Brands are increasingly looking to use influencers, such as Instagram stars and bloggers, in their marketing but the chasm between what brands and their PR companies expect to pay for and what influencers feel they should be paid is growing.
Brands are increasing looking to bloggers and other influencers to help with their marketing.
Linqia’s State of Influencer Marketing 2017 report of 170 marketers in a range of sectors including travel, found that 86% were using influencer marketing in their strategies. The main reason for including influencers in their campaigns was to create authentic content, with engagement and web traffic coming significantly behind this.
Almost half expected their spend on influencers to increase in 2017, suggesting that influencer marketing works.
Instagram is the joint number one channel for influencer marketing.
Linqia’s report says that 87% of marketers are using Instagram in their influencer campaigns and the same proportion are using Facebook. Blogs are the next most used platform, at 44%. Market research company eMarketer estimates that brands spent $570 million globally on influencer marketing on Instagram alone.
Another report this week says that despite the rise in influencer marketing, bloggers are not feeling the love.
The UK Blogger Survey 2017 shows that more bloggers (71%) now say that PRs expect them to support their clients’ brands for little in return, compared to 2016 (68%). At the same time, more bloggers (58%) now believe they should be paid for all coverage they give to brands – up from 50% last year.
PRs are clearly targeting bloggers. More than a third of bloggers said they were pitched more than seven times a week on average by PR companies. However, despite PR companies’ interest in bloggers, this did not typically result in coverage – 70% stated that only one pitch a week or less resulted in any content on their blog. Vuelio suggests that “reaching the influencer market is a key target for PRs [but] bloggers, no matter how successful, remain focused on their own opinion and the needs of their audience”.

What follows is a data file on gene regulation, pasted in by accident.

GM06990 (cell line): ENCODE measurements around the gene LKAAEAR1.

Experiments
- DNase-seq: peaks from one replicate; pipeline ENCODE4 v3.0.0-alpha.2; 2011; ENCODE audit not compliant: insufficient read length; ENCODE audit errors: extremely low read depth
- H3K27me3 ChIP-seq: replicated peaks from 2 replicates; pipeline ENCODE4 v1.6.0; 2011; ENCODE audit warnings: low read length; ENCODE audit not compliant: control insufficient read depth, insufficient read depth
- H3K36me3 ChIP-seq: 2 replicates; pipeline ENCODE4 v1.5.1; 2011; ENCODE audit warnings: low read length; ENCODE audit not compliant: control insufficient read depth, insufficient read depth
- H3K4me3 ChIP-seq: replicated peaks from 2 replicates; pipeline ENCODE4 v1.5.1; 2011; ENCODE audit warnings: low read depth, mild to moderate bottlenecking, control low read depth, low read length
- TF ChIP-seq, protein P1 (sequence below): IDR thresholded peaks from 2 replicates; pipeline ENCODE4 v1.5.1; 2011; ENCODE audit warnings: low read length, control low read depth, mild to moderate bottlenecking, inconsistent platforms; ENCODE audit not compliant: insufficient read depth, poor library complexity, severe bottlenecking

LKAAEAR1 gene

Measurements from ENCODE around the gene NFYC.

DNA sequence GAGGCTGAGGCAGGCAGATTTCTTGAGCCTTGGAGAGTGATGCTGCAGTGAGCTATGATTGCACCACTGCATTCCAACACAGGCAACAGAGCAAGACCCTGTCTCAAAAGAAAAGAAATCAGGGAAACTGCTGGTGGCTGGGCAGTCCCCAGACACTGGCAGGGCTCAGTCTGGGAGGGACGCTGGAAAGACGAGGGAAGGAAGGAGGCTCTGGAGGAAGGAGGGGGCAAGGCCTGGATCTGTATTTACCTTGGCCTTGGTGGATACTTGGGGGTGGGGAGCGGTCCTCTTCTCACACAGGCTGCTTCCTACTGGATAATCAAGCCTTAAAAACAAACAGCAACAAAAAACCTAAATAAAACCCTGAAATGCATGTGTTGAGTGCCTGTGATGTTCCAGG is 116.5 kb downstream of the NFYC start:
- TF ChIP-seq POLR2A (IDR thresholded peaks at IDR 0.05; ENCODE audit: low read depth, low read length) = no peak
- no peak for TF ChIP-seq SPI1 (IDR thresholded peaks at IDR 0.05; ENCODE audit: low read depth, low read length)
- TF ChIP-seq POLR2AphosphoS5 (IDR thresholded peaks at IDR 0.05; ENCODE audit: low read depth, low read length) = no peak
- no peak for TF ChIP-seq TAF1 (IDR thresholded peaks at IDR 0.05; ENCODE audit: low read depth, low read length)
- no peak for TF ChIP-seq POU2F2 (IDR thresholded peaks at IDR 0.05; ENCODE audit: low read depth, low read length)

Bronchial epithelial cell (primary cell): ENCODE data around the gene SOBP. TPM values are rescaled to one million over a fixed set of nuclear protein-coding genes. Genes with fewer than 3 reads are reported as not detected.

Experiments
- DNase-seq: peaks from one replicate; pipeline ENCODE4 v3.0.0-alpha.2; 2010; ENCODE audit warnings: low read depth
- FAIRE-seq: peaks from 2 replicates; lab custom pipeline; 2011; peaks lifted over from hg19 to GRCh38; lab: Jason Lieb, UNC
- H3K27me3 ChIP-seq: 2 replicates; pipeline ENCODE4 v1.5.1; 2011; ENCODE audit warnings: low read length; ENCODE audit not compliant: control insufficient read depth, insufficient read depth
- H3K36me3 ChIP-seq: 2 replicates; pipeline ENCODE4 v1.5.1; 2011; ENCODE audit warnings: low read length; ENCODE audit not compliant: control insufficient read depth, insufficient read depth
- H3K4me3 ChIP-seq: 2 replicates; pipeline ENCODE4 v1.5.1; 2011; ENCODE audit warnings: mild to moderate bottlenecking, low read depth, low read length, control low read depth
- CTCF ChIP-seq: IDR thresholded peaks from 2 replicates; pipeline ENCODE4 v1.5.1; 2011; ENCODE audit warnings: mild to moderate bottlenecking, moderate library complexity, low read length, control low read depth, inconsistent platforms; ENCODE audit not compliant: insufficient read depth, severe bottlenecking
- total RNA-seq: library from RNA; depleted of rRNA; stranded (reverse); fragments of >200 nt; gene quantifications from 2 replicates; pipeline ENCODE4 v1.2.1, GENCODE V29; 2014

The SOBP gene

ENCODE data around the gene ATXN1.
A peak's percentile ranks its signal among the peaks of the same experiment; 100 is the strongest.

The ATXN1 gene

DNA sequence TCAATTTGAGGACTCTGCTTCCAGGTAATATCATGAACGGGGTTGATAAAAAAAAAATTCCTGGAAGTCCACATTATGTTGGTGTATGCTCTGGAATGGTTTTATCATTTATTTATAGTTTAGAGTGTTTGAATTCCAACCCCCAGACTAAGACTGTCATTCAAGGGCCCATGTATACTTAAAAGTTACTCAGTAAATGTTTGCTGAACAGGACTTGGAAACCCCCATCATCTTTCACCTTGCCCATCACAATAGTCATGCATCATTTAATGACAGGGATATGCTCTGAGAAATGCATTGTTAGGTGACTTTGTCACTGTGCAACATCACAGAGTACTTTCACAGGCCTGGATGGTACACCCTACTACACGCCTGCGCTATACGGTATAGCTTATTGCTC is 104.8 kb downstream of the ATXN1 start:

The survey was sent to all bloggers on the company’s directory and the statistics are based on 586 usable responses. Some 18% of the respondents were travel bloggers (up from 15% last year). The survey shows a growing professionalism in blogging – 12% say their blog is now their main source of income, up from 8% last year while 18% predict that their blog will be their key income source in the future, up from 13% in 2016.
Yet there is hope, but it may require a change in how bloggers and other influencers perceive themselves.
Linqia asked marketers where influencer marketing sat within their company budgets. Some 42% now say that it sits within advertising/media compared with 31% who said the money comes from the PR/communications budget. Linqia says this “signals that the industry is evolving from an organic channel owned by communications to a paid channel owned by marketing”.
Others have also noted an increase in the number of brands using influencers as creative agencies, going directly to bloggers and Instagrammers in particular, to create and execute content that the advertisers then use themselves.
The answer for would-be influencers then is that rather than trying to become the latest incarnation of a travel journalist they should instead pitch themselves as paid creatives with the built-in authenticity that marketers crave.
At this year’s WTM London, a panel of experts will discuss whether influencer marketing is the way forward for destinations and will bring together DMOs, influencers and influencer agencies. The session takes place on the Global Stage on Tuesday 7 November from 14.05.